In the first part of this paper, the author analyzes several unacceptable views of properties of physical objects (particulars) and justifies the familiar explication, according to which properties of physical objects are certain functions defined on the set of all couples ‹w,t›, where w is a possible world and t is a moment of time (it is assumed that the universe of discourse is the same at all couples ‹w,t›).
On the background of the indicated understanding of properties, the author demonstrates that there exist empirical essential properties. An empirical property is understood as a property, the extension of which cannot be identified without applying experience. He distinguishes two kinds of essential properties: (i) purely essential and (ii) partially essential. A purely essential property has the same extension at every world-time couple. The extension of a partially essential properties changes in the logical space, but there exists a non-empty set of objects which is a subset of their extension at every world-time couple. Every partially essential property is empirical.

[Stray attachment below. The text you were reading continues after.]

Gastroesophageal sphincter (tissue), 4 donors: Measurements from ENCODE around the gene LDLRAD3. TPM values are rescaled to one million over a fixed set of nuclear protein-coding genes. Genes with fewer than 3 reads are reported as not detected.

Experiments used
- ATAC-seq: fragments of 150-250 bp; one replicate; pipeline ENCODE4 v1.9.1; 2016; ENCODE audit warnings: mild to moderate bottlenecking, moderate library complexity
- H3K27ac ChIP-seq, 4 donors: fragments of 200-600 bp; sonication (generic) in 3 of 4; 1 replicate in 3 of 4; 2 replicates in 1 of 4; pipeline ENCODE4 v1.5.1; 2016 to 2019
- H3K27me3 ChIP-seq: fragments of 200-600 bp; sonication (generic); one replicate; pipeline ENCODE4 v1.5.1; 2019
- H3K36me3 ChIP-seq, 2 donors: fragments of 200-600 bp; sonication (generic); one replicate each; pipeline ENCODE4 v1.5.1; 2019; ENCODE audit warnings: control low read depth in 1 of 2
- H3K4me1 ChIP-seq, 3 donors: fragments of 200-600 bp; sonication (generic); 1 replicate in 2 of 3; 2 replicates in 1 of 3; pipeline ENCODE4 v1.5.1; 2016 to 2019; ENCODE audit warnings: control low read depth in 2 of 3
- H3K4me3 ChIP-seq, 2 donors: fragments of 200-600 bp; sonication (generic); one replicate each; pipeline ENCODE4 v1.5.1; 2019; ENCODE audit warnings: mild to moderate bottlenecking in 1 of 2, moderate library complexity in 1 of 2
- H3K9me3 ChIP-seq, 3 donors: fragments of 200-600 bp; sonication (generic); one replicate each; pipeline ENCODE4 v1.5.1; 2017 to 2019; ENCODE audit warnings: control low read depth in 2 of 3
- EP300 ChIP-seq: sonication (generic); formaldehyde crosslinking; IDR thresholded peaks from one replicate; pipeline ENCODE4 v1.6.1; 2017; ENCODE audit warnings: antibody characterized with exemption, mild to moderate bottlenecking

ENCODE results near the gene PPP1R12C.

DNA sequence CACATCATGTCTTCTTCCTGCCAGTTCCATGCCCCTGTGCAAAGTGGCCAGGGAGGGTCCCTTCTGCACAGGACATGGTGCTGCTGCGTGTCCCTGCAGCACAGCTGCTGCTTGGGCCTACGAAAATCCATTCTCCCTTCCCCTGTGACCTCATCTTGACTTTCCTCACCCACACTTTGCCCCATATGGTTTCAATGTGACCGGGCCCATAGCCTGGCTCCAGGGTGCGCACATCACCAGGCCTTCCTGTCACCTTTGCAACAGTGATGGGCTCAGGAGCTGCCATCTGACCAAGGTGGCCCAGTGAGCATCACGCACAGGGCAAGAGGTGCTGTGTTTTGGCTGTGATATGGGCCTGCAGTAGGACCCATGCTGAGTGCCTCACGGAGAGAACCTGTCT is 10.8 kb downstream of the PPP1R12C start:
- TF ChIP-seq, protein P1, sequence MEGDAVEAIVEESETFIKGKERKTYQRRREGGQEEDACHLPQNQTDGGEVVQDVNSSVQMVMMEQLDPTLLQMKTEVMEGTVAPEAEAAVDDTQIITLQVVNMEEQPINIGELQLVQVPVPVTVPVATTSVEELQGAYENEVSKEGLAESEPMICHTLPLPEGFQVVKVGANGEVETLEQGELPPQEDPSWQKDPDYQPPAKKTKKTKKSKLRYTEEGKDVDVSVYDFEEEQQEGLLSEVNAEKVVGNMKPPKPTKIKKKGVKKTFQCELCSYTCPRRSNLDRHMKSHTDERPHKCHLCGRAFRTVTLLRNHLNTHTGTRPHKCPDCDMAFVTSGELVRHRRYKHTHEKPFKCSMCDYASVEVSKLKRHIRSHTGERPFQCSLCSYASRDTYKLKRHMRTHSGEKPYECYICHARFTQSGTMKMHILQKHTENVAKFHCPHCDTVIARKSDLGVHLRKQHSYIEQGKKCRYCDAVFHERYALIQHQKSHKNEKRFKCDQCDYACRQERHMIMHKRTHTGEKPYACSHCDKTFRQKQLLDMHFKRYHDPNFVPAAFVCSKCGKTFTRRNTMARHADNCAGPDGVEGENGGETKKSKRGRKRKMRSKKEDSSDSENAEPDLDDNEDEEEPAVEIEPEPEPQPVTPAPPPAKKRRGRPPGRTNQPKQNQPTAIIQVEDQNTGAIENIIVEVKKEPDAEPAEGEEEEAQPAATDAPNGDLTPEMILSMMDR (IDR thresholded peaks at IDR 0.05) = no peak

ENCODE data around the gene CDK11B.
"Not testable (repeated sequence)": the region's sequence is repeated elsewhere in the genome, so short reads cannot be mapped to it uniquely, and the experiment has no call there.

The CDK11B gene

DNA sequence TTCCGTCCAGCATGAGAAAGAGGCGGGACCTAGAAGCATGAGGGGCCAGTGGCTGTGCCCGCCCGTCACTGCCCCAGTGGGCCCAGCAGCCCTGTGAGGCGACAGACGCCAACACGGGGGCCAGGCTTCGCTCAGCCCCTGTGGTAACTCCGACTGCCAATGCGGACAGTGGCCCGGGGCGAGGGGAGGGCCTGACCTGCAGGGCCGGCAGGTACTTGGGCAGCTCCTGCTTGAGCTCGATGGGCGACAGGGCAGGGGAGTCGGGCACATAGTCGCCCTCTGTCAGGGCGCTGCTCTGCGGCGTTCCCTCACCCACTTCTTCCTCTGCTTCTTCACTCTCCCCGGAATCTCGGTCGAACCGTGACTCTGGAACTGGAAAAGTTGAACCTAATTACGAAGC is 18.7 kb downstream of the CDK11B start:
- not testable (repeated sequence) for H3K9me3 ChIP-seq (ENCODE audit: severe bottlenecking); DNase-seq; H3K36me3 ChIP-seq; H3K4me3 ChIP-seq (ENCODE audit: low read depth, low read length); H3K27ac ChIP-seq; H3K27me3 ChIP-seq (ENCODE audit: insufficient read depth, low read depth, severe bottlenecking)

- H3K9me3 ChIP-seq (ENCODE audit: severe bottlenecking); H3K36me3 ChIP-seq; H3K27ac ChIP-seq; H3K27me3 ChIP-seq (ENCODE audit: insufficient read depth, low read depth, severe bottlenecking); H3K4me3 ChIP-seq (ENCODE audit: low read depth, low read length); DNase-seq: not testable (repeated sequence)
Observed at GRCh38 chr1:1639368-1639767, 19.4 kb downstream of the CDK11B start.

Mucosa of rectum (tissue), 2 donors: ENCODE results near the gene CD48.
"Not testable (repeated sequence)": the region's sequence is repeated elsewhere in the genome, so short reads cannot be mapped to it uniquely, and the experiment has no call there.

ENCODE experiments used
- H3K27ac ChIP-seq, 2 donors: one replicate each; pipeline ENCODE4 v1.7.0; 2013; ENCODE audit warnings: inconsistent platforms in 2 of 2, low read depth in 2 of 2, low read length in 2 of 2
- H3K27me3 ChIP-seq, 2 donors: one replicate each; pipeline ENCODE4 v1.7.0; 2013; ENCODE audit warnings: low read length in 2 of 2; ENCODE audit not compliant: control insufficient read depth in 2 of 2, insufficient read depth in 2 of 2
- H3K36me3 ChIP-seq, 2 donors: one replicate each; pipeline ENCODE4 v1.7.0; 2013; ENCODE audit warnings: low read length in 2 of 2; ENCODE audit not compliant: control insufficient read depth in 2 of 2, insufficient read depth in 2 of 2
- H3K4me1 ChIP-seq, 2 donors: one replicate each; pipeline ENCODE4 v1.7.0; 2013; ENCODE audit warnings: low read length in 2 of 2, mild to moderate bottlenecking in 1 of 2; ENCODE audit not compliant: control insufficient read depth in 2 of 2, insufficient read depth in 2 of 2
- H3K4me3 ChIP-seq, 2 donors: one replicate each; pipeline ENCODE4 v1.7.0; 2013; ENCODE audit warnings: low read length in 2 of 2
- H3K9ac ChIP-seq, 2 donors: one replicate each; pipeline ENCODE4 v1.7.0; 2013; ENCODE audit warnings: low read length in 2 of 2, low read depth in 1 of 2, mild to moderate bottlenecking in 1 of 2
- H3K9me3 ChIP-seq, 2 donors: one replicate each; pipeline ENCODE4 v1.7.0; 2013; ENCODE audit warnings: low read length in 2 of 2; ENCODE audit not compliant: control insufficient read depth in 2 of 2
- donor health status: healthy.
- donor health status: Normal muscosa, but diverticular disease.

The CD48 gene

The author pays special attention to the essential properties expressible by means of expressions of the form (λx)(P(x) ∨ Q(x)) where P, Q are non-essential empirical properties that are allied through some objects X1, ..., Xn - i.e., the property (λx)(P(x) ∨ Q(x)) belongs to the objects X1, ..., Xn at every world-time couple.
In the last part of the paper, the author demonstrates that every empirical property of the type (λx)(x < I) where ”<” denotes the relation of being a part of, and ”I” stands for any physical object, is purely essential. The assumption that the extensions of these properties are changeable, entails unacceptable consequences.
*Príspevok je chránený zákonom o autorskom práve a právach súvisiacich s autorským právom (autorský zákon).